Epicyclic Gear Train

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Epicyclic Gear Train

We have already discussed that in an epicyclic gear train, the axes of the shafts, over which the gears are mounted, may move relative to a fixed axis. A simple epicyclic gear train is shown in Fig. 13.6, where a gear A and the arm C have a
common axis at O1 about which they can rotate. The gear B meshes with gear A and has its axis on the arm at O2, about which the gear B can rotate. If the arm is fixed, the gear train is simple and gear A can drive gear B or vice- versa, but if gear A is fixed and the arm is rotated about the axis of gear A (i.e. O1), then the gear B is forced to rotate upon and around gear A. Such a motion is called epicyclic and the gear trains arranged in such a manner that one or more of their members move upon and around another member is known as epicyclic gear trains (epicyclic means upon and cyclic means around). The epicyclic gear trains may be simple or compound. The epicyclic gear trains are useful for transmitting high velocity ratios with gears of moderate size in a comparatively lesser space. The epicyclic gear trains are used in the back gear of lathe, differential gears of the automobiles, hoists, pulley blocks, wrist watches etc.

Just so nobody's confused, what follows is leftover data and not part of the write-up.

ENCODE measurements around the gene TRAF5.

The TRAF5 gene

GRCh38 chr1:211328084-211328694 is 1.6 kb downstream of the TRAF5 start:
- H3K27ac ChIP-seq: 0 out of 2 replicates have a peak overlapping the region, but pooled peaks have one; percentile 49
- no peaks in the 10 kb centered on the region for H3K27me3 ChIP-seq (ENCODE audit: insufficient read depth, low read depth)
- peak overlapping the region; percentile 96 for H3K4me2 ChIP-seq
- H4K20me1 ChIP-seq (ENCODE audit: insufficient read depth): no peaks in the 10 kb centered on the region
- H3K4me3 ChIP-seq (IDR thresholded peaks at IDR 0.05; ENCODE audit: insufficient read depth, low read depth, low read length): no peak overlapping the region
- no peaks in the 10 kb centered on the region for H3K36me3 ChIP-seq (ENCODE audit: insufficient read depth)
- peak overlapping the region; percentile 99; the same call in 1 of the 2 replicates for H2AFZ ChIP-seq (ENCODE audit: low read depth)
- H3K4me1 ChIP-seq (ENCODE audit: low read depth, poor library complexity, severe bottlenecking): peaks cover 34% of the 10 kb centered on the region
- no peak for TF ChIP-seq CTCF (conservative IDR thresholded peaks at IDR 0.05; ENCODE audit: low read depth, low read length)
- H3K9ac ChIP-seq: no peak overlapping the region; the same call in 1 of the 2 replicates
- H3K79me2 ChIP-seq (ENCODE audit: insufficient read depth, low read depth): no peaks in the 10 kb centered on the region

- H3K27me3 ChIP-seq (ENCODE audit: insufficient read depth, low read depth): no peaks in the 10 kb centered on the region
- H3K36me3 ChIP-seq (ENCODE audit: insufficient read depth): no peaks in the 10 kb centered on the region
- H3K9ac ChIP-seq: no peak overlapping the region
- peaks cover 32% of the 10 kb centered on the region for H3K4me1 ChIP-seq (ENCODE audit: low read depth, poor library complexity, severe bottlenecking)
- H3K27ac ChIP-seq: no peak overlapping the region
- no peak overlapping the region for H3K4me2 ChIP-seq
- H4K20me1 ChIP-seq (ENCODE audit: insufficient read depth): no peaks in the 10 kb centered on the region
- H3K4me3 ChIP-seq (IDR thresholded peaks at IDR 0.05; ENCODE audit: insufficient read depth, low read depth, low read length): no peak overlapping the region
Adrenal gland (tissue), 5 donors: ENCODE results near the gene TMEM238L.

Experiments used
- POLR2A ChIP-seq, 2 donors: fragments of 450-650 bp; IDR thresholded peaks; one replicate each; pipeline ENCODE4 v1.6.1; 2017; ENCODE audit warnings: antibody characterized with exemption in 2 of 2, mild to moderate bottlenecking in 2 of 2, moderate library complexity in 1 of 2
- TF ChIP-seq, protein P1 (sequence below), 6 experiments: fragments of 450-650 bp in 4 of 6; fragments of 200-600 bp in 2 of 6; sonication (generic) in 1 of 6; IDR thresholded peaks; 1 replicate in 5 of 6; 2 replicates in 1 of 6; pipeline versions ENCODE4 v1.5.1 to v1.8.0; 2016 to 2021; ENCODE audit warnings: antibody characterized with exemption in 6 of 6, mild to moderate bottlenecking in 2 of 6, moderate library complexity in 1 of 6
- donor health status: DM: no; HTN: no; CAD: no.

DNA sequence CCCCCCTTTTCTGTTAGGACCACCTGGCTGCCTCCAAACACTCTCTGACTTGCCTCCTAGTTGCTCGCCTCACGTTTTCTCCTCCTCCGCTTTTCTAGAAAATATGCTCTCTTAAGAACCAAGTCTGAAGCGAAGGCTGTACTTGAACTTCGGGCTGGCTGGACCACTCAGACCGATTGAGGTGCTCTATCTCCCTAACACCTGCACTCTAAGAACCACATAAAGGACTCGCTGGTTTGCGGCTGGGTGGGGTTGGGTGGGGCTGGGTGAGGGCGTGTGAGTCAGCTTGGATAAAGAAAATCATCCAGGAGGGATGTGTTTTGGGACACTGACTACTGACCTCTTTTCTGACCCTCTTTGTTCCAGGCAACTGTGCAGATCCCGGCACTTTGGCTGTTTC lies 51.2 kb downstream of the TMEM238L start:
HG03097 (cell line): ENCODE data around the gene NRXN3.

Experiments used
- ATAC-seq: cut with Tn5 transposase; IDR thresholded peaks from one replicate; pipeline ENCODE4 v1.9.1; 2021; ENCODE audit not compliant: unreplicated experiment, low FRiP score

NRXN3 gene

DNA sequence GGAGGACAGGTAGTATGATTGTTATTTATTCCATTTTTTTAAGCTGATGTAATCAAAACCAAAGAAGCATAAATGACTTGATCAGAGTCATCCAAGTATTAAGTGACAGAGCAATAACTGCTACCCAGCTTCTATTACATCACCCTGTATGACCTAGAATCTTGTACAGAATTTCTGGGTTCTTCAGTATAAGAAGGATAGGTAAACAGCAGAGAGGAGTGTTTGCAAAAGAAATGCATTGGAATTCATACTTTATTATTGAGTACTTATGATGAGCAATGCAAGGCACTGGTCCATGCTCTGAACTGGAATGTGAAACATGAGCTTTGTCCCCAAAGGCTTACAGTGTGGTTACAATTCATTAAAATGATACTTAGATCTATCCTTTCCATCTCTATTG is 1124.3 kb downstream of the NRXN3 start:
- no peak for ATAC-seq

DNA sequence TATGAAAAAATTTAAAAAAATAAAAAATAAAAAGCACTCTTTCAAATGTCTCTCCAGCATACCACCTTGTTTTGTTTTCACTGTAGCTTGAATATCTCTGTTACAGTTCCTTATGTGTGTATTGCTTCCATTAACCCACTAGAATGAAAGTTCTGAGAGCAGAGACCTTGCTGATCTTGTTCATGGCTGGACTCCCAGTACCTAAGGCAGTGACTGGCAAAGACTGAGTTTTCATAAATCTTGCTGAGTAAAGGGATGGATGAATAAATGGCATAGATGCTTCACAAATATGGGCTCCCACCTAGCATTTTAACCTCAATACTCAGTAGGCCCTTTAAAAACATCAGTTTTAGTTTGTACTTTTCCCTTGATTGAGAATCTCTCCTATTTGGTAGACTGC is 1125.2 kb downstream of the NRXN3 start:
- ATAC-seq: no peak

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Fig. 1 Epicyclic Gear Train

Velocity Ratios of Epicyclic Gear Train:
The following two methods may be used for finding out the velocity ratio of an epicyclic gear train. 1. Tabular method, and 2. Algebraic method.

These methods are discussed, in detail, as follows:
1. Tabular method.

Consider an epicyclic gear train as shown in Fig. 1.
Let,

TA = Number of teeth on gear A, and

TB = Number of teeth on gear B.

First of all, let us suppose that the arm is fixed. Therefore the axes of both the gears are also fixed relative to each other. When the gear A makes one revolution anticlockwise, the gear B will make TA / TB revolutions, clockwise. Assuming the anticlockwise rotation as positive and clockwise as negative, we may say that when gear A makes + 1 revolution, then the gear B will make (â€“ TA / TB) revolutions. This
statement of relative motion is entered in the first row of the table (see Table 1.).

Secondly, if the gear A makes + x revolutions, then the gear B will make ( â€“ x Ã— TA / TB ) revolutions. This statement is entered in the second row of the table. In other words, multiply the each motion (entered in the first row) by x.

Thirdly, each element of an epicyclic train is given + y revolutions and entered in the third row. Finally, the motion of each element of the gear train is added up and entered in the fourth row.

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